Mulberry Street UMC is changing lives in Central America
By Kara Witherow, Editor
Every morning at 5 a.m., 15-year-old Jenny would wake up, get dressed, and, before heading to school, set off on a two mile round-trip trek to a nearby village. Her walk home was even more arduous as she hauled her family’s daily supply of clean water.
Today, thanks to Mulberry Street United Methodist Church in Macon, Jenny only has to walk a few yards for clean water.
Around the world, nearly one billion people lack access to safe, clean drinking water. And every day, nearly 2,000 children die from diseases directly linked to unsafe water or a lack of basic sanitation facilities.
Mulberry Street UMC is doing its part to help change those grim statistics.
In September, the church sent its third well-building team to Central America. A group of eight traveled to El Salvador to drill a much-needed water well in the Santa Maria Cokiama community, located about 50 miles west of the country’s capital of San Salvador.
Nearly 250 people – 25 families and the community school – will now only have to walk a few blocks instead of a few miles for clean water.
“Christ tells us to go out and take care of our fellow man,” said Mulberry Street UMC member Marilyn Armstrong, who traveled to El Salvador along with her husband Jack. “We’ve both been a little afraid of the ‘toxic charity’ issue where you just give your money, but this is something that we can do that gives people the possibility of helping themselves.”
Jim and Ann Smith appreciate the long term, life-changing impact the well will have on the community.
“These people need clean water,” said Jim, who coordinates Mulberry Street UMC’s well-digging trips. “With half of the world's hospital beds occupied by people suffering from water-related illnesses, the need is great and so is the opportunity to demonstrate God's love.
“Here we were able to very significantly impact the lives of hundreds of people. Their lives were changed.”
With one week of hard work and $5,000 – the cost to construct the well – an entire community can be changed for generations, he said.
Coordinated through the non-denominational nonprofit Living Water International (www.water.cc), the church’s trip to El Salvador was about sharing the love of Christ in a permanent, meaningful, helpful way.
“Leaving behind a well that people can use for years to come, and to be able to see their lives changed because of that, was really appealing to me,” Ann Smith said.
Ann and Armstrong spent the majority of their days with the Santa Maria Cokiama community’s women and children, teaching them about basic sanitation and hygiene. They also shared their faith and played with the children. The hours they spent together, day after day, forged special bonds.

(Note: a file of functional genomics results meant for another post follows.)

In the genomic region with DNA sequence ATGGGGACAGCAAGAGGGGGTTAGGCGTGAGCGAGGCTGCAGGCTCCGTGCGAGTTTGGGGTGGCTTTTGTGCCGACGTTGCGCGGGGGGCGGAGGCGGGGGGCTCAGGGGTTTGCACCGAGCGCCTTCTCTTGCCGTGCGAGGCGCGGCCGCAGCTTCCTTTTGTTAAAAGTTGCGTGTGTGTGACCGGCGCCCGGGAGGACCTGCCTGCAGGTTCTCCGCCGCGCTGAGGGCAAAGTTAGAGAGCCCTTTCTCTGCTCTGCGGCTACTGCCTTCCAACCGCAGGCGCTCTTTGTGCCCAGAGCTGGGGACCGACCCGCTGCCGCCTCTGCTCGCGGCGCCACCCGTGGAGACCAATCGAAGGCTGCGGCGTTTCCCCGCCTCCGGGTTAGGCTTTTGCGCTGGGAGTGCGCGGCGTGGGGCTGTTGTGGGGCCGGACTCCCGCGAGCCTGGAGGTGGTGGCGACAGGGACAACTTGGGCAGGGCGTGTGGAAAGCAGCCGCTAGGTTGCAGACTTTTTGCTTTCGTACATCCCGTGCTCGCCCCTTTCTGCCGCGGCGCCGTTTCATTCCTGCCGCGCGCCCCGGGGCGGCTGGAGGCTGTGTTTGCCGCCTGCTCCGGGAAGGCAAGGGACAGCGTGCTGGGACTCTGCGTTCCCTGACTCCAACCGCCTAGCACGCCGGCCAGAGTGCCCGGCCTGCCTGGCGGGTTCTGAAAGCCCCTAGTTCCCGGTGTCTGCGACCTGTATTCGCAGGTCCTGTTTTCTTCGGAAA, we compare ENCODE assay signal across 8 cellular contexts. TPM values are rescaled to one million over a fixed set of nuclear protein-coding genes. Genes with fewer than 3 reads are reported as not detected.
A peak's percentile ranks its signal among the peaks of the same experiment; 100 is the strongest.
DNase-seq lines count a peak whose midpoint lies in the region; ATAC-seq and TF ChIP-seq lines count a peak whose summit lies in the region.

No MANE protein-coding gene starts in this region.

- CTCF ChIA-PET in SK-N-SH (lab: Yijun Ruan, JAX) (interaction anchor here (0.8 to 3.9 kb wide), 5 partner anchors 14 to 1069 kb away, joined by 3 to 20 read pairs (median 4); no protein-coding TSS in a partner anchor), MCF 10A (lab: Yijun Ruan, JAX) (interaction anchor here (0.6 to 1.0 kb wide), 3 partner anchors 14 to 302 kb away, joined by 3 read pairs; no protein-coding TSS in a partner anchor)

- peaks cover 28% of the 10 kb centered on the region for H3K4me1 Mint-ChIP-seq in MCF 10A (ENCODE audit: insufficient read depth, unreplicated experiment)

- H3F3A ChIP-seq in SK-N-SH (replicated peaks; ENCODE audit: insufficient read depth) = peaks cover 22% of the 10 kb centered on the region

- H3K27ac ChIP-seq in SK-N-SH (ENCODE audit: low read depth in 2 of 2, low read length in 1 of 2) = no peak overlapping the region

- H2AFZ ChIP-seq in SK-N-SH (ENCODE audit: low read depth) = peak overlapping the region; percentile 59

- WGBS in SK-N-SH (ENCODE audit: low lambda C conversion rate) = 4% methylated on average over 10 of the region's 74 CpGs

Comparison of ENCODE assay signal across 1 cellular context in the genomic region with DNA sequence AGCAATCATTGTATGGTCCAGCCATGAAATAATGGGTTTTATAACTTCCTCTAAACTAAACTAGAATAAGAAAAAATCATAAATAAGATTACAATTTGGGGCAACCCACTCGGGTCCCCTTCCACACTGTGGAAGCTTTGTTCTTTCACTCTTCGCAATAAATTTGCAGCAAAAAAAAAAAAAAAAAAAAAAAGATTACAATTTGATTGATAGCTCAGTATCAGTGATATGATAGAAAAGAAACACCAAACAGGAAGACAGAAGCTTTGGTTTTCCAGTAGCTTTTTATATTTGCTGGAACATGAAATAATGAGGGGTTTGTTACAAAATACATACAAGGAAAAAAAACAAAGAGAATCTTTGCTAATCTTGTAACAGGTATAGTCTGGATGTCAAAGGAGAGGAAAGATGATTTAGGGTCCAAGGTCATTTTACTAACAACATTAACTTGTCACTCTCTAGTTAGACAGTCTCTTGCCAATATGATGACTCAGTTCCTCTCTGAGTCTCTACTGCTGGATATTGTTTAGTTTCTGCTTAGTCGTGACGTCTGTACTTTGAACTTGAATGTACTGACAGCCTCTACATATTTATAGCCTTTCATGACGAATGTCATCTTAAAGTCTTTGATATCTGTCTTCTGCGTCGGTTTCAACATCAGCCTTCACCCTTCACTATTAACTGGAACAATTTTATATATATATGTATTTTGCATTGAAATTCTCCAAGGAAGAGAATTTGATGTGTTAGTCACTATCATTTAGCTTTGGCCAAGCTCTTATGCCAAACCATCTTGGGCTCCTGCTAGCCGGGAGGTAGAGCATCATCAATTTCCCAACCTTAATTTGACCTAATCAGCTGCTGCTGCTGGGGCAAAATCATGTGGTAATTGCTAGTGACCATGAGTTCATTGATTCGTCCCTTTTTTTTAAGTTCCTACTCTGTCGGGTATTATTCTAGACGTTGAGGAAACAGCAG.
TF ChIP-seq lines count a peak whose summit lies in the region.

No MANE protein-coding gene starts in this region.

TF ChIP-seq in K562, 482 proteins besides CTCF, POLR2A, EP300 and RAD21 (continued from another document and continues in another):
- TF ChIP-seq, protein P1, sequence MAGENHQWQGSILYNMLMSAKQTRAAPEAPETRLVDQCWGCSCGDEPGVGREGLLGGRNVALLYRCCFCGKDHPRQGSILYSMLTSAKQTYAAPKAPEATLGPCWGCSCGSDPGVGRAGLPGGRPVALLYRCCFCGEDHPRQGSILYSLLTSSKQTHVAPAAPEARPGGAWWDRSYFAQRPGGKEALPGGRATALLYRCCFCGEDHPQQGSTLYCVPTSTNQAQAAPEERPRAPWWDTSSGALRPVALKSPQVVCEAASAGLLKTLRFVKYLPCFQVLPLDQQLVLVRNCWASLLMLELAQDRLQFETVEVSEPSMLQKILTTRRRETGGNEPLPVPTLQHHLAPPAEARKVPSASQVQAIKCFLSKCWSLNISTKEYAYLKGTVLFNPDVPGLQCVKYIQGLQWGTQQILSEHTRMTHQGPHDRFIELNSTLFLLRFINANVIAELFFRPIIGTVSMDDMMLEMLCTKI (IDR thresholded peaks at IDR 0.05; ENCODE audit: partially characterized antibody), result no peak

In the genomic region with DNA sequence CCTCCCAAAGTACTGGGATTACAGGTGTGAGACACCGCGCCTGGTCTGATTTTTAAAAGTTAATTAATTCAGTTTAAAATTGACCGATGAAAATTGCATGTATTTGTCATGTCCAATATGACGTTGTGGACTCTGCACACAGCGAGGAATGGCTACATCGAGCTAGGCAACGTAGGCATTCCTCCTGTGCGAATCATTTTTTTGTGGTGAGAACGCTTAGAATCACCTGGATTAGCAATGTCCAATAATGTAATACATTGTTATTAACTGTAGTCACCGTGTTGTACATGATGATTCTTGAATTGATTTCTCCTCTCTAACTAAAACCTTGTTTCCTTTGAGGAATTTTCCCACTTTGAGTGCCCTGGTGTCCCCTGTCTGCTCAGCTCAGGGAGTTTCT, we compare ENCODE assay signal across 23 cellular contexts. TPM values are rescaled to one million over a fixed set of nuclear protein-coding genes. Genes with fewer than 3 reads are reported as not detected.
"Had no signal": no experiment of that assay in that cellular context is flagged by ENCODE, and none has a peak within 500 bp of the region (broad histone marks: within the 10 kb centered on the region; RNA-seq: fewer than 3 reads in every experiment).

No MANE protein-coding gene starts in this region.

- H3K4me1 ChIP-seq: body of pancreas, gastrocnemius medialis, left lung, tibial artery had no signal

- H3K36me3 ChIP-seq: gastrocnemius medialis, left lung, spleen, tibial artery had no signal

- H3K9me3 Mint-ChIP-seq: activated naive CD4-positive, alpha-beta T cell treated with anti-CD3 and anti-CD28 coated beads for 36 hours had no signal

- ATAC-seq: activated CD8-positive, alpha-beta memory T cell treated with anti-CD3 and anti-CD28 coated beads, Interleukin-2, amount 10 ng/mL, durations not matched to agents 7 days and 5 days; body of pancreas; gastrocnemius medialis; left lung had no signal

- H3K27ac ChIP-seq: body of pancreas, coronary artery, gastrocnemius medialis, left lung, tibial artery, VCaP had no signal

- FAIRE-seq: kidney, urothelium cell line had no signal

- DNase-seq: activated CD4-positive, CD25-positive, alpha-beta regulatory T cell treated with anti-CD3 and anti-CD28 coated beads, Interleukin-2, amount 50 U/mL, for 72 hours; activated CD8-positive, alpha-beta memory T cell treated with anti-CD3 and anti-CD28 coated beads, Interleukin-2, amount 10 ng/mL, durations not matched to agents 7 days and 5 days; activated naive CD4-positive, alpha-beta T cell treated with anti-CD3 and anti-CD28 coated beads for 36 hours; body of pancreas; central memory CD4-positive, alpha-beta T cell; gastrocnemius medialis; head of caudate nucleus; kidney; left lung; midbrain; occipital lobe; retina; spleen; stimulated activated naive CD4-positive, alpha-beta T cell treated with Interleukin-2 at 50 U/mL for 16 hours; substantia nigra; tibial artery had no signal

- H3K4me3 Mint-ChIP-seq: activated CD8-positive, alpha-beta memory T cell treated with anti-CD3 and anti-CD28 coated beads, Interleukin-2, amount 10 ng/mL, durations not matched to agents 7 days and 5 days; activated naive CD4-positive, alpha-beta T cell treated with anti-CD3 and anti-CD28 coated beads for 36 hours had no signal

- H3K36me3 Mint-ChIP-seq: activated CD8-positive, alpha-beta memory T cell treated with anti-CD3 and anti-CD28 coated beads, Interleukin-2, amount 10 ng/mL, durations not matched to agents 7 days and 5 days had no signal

The first U.S. citizens to visit the village, the team heard numerous stories about the community’s lack of clean water and how difficult it was to obtain.
During the rainy season, the village, which sits between two rivers, becomes completely isolated by flooding. The isolation makes walking miles to a neighboring village to get clean water hazardous and virtually impossible.
Last year, Mulberry Street UMC sent a team to dig a well in Honduras. That community sits on the edge of a busy highway, and, before the well was dug, children dodged semi-trailer trucks and other vehicles as they crossed the road. Several children died during their daily dash across the road to get water for their families.
“I don't know how to cure cancer or how end war. I do know how to save lives, change lives and leave a lasting legacy by drilling wells to provide clean drinking water where it is desperately needed,” said Jim Smith, adding that anyone who is able to mow their lawn can help drill a well and that specialized training is not required.
“It (the water well) changes lives. It saves lives. And it spreads the love of Christ.”
Jim is planning an upcoming well-digging trip to Guatemala for Macon District United Methodist clergy and mission coordinators. He hopes that, by seeing firsthand the need for clean water and the changed lives, others in the Macon District will be inspired to fund and build wells.
“We want to get other Macon District churches doing what Mulberry is doing,” he said. “The hope is that they will go and come back and say, ‘yes, this is doable; we can do this.’
“We’re able to do something that affects a whole community and that lasts. We are filling a huge need for a large group of people – what’s not to love about that?”